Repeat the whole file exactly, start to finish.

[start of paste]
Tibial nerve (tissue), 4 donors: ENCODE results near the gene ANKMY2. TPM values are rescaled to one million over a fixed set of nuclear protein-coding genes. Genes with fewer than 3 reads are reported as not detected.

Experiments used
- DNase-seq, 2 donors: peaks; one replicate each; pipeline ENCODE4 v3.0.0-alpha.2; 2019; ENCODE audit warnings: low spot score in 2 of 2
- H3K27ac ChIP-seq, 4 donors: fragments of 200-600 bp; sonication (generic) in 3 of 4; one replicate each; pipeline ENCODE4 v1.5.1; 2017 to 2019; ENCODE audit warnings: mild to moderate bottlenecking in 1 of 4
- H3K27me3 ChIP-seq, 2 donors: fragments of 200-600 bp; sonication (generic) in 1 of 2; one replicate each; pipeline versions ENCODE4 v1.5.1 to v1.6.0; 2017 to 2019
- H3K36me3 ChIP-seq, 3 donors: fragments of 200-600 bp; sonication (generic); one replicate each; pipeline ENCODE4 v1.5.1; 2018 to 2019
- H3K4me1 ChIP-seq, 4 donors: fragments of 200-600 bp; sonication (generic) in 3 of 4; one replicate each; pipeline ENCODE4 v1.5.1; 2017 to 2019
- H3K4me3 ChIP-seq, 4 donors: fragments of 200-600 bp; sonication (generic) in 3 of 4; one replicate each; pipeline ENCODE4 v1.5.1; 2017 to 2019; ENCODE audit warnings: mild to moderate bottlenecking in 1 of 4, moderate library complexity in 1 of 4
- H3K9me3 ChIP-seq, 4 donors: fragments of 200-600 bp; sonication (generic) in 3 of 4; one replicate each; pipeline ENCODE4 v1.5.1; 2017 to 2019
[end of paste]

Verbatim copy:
Tibial nerve (tissue), 4 donors: ENCODE results near the gene ANKMY2. TPM values are rescaled to one million over a fixed set of nuclear protein-coding genes. Genes with fewer than 3 reads are reported as not detected.

Experiments used
- DNase-seq, 2 donors: peaks; one replicate each; pipeline ENCODE4 v3.0.0-alpha.2; 2019; ENCODE audit warnings: low spot score in 2 of 2
- H3K27ac ChIP-seq, 4 donors: fragments of 200-600 bp; sonication (generic) in 3 of 4; one replicate each; pipeline ENCODE4 v1.5.1; 2017 to 2019; ENCODE audit warnings: mild to moderate bottlenecking in 1 of 4
- H3K27me3 ChIP-seq, 2 donors: fragments of 200-600 bp; sonication (generic) in 1 of 2; one replicate each; pipeline versions ENCODE4 v1.5.1 to v1.6.0; 2017 to 2019
- H3K36me3 ChIP-seq, 3 donors: fragments of 200-600 bp; sonication (generic); one replicate each; pipeline ENCODE4 v1.5.1; 2018 to 2019
- H3K4me1 ChIP-seq, 4 donors: fragments of 200-600 bp; sonication (generic) in 3 of 4; one replicate each; pipeline ENCODE4 v1.5.1; 2017 to 2019
- H3K4me3 ChIP-seq, 4 donors: fragments of 200-600 bp; sonication (generic) in 3 of 4; one replicate each; pipeline ENCODE4 v1.5.1; 2017 to 2019; ENCODE audit warnings: mild to moderate bottlenecking in 1 of 4, moderate library complexity in 1 of 4
- H3K9me3 ChIP-seq, 4 donors: fragments of 200-600 bp; sonication (generic) in 3 of 4; one replicate each; pipeline ENCODE4 v1.5.1; 2017 to 2019